The Mariologist

Lori J. Swick, Ph.D. This is my gift to the women of the world… Madonna on a Crescent Moon, Artist Unknown, 15th Century   Most of us, if not all of us, have evolved from within what I l…

Source: The Mariologist


The Mariologist

Lori J. Swick, Ph.D.

This is my gift to the women of the world…

Madonna on a Crescent Moon, Artist Unknown, 15th Century


Most of us, if not all of us, have evolved from within what I like to call a “Marian Shadow,” in one form or another.  Despite the patriarchal religious forces that have formed the major contemporary cultures of the world, we still cling to the vestiges of the Ancient Mother of Regeneration who loves and nurtures us, gives us life, and gently guides us through the passage from mortal life to eternal life. But for women she does even more. She is our model for womanhood, motherhood, daughter-hood, and sisterhood. She gives us hope in times of desperation and comfort in times of loss.


For me, within my Christian Catholic upbringing, this was the Virgin Mary, but for others in the world, this role is fulfilled by any number of female divinities including Quan Yin, Tara, Isis, or Thought Woman.


My purpose in writing this blog is to give myself and other women space to fully explore what Mary means to us, and how she “speaks” to us as 21st century women.


Boticelli's annunciation

The Annunciation, Sandro Botticelli, 1489-90


My own experiences with Mary as the traditional Virgin Mother of the Church and the Black Madonna have shaped my life and female identity. In the fifth grade I was selected by Sister Robert Ann to lead the annual spring procession and crown Mary Queen of the May. I spent several evenings winding and re-winding silk flowers around wire and practicing taking small, solemn steps. When May Day finally arrived, I proudly marched toward the painted statue in the church, was helped onto the crepe-papered step-ladder, and set my wreath of roses and lilies on top of her small-veiled head. As I looked into her pale face at her sky-blue downcast eyes, I had my first spiritual experience as an embodied female. Though I had no means of articulating how or why, I understood that as a painfully self-conscious, pre-adolescent schoolgirl in a starched white shirt, scratchy wool-plaid skirt, and toe-pinching patent-leather shoes, she and I had much in common.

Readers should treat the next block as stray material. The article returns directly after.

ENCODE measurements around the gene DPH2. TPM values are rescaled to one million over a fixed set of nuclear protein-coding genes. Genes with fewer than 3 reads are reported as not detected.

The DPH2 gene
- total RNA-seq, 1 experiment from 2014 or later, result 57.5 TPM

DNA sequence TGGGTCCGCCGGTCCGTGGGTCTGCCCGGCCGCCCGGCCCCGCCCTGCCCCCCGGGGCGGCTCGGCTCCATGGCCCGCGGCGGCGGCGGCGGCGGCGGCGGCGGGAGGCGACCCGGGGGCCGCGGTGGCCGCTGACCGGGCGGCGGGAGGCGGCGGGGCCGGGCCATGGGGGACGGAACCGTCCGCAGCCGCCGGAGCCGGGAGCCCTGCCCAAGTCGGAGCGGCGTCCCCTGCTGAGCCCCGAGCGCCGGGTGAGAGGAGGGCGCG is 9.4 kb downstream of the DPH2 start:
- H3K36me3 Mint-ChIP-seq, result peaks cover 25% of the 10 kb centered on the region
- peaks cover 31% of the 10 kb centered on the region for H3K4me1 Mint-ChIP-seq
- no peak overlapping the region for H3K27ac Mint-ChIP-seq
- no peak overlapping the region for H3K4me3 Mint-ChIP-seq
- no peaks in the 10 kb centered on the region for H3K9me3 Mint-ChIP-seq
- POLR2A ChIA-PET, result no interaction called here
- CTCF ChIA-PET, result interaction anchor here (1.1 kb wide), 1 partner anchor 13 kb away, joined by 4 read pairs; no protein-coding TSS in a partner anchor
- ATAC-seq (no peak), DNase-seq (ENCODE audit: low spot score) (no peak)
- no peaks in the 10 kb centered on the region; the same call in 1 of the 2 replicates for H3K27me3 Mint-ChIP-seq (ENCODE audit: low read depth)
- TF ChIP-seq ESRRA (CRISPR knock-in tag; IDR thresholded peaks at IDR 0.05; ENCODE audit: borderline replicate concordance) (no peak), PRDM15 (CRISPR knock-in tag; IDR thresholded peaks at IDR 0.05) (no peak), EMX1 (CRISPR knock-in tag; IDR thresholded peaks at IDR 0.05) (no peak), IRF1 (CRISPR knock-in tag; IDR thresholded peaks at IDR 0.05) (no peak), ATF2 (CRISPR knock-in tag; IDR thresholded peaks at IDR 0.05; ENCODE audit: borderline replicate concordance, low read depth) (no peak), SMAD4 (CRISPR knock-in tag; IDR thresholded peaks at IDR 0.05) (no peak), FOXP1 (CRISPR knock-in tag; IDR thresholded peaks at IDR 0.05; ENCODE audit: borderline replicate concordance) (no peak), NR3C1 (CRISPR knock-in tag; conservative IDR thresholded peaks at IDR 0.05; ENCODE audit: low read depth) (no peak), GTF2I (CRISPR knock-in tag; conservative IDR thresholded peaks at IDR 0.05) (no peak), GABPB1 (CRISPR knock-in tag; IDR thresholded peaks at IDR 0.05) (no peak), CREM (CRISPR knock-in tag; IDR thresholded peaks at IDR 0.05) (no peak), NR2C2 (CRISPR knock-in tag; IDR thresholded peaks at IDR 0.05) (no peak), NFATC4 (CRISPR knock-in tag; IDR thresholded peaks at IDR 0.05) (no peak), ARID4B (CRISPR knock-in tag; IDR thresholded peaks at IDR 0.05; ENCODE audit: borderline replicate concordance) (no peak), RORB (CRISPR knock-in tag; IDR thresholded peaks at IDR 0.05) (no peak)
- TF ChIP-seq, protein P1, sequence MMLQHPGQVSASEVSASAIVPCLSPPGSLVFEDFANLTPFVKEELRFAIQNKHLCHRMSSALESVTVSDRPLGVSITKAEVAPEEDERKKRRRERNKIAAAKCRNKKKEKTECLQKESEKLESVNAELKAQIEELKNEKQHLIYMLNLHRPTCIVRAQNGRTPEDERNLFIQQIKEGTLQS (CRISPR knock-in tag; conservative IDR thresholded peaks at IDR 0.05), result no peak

I maintained a fierce Marian devotion throughout my Catholic upbringing, reciting daily rosaries and invoking her input in all my adolescent cares. In my early twenties, after leaving a husband who beat me on several occasions and eventually having suffered a miscarriage, I made an appointment with my parish priest to start the process of having the marriage annulled in the Catholic Church. Within the first few minutes of discussion, he solemnly assured me I was being called to join a convent and take the vows of marriage to Christ as a Catholic nun. He left his office for a few minutes to take a phone call. I sat in utter confusion. On his desk lay a holy card with an image of Mary I had never seen before. Her face was long, badly scarred, and so dark it was almost black. Though she was adorned with jewels and angels, her half-opened eyes were sad and her mouth small and drawn. Perched on her arm, Jesus also had dark skin and looked like a little old man clutching his treasure box.